It’s World Immunization Week, and we have a lot of successes to celebrate. There has been an 84 percent reduction in global measles deaths since 2000, a new strategy has been rolled out to include yellow fever vaccine in routine immunization in 27 African countries, and global coverage rates for many childhood vaccines are higher than ever.

But as Booker T. Washington once said: “Success is not measured by the heights one attains, but by the obstacles one overcomes in its attainment.” As a global community, we still have many immunization obstacles to overcome because coverage rates at the global, regional and even country levels often mask the pockets of unvaccinated populations, the existence of which allow diseases to fester and keeps us all vulnerable, especially children.

Throughout Europe, coverage rates for measles vaccines are well over 80 percent, which is the proportion of the population needed to be vaccinated in order to make sure that outbreaks cannot be sustained (i.e., herd immunity). Yet, this is not the case and in the last five years, measles outbreaks have occurred in Austria, Belgium, Denmark, Germany, the Netherlands and the United Kingdom.

The European CDC reports that many of these outbreaks start by unvaccinated persons in key risk groups including travelers, certain religious groups that desire vaccine exemptions, and hard-to-reach communities that may be fearful of the government or have a language barrier. These unimmunized pockets in highly industrialized countries should motivate governments to be more sensitive to the needs of specific groups and to adapt immunization services accordingly.

Also, we must not forget that immunization programs break down along with the rest of the health system during conflicts and in humanitarian and fragile-state settings. This breakdown affects babies born after a conflict has started, who usually have weak immune systems and no protection against any vaccine-preventable disease after their mother’s antibodies wear off. It also affects adolescents, and young adults are also susceptible due to waning immunity from the inability to get needed booster shots. This is exactly what is happening in the ongoing diphtheria outbreaks in Yemen; among the Rohingya refugees in Bangladesh; and in the crumbling democracy of Venezuela. If we look at the global coverage rate of DTP, the combination vaccine that protects against diphtheria, tetanus, and pertussis, it is 86 percent.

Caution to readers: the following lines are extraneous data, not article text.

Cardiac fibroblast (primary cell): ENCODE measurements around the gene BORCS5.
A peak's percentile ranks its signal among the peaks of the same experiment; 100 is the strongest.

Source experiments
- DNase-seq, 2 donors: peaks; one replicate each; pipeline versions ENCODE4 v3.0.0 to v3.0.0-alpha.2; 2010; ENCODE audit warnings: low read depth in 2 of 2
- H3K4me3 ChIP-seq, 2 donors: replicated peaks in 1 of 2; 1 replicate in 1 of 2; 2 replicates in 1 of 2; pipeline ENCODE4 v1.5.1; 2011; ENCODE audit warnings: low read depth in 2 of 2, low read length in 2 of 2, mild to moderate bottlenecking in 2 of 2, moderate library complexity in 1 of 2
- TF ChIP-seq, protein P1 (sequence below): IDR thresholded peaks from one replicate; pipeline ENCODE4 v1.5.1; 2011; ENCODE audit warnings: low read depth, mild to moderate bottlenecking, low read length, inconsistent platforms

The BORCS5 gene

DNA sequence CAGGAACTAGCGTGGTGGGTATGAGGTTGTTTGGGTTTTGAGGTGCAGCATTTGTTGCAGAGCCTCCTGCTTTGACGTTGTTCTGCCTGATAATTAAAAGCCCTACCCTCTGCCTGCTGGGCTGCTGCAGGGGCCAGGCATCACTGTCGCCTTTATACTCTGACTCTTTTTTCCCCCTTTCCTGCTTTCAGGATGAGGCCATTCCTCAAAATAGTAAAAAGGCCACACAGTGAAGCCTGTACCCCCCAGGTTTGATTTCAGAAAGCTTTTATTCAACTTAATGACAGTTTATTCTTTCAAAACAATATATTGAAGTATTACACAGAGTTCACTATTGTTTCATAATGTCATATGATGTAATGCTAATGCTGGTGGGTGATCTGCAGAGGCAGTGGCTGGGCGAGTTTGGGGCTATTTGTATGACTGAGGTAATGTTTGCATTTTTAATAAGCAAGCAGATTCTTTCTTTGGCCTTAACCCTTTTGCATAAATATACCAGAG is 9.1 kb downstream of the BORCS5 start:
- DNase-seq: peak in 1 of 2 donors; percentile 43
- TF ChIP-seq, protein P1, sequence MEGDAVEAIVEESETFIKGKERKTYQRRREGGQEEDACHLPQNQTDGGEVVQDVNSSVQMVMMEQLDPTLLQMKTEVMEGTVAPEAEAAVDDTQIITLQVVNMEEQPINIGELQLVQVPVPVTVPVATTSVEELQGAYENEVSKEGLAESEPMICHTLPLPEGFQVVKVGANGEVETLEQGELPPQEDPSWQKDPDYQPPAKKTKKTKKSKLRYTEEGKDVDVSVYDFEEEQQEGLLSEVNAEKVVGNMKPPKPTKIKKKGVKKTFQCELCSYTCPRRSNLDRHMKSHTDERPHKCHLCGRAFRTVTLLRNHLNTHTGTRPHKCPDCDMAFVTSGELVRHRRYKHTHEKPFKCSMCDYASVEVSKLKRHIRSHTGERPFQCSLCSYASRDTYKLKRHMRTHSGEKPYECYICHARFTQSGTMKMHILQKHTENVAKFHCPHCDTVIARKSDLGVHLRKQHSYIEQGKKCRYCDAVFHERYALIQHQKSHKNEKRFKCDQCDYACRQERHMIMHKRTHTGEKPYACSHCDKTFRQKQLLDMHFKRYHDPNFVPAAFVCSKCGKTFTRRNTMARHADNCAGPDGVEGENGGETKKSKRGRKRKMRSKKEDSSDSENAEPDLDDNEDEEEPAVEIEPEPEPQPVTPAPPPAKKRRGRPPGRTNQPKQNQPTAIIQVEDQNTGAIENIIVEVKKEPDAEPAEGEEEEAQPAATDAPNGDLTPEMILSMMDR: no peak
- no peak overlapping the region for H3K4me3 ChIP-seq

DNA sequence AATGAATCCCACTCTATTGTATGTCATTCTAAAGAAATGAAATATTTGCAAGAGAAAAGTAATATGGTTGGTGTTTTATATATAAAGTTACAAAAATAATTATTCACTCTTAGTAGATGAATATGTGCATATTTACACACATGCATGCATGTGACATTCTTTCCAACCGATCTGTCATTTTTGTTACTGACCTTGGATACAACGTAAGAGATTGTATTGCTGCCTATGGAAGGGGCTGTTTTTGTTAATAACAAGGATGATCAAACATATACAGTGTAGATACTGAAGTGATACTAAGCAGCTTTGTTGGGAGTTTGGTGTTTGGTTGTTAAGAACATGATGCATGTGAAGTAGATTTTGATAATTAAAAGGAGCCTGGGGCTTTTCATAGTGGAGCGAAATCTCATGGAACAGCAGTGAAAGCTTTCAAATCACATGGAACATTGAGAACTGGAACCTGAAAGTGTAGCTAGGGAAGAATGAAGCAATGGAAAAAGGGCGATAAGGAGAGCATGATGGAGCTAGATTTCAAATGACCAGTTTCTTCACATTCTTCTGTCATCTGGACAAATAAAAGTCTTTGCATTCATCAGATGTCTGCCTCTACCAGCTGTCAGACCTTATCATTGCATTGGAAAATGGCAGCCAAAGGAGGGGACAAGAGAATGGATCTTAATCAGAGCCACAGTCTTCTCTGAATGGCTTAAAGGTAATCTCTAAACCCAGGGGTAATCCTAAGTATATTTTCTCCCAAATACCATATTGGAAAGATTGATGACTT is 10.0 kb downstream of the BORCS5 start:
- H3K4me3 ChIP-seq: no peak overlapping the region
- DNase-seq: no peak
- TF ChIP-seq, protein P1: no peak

While vaccination campaigns are underway to combat these outbreaks in Yemen and Bangladesh, the more than 100 combined deaths from a disease with one of the oldest and most effective vaccines reminds us that we must be proactive in crises and work across humanitarian and development divides to avert vaccine-preventable diseases from resurging among refugee and migrant communities.

Amid the celebrations of new policies, the colorful vaccination campaigns and the proclamations of higher coverage rates, let us remember that lurking in our midst are immunization gaps that span from the crowds at Disneyland to the markets of South Kivu. Let us not let our guard down: vaccines work—but only when enough people have been immunized.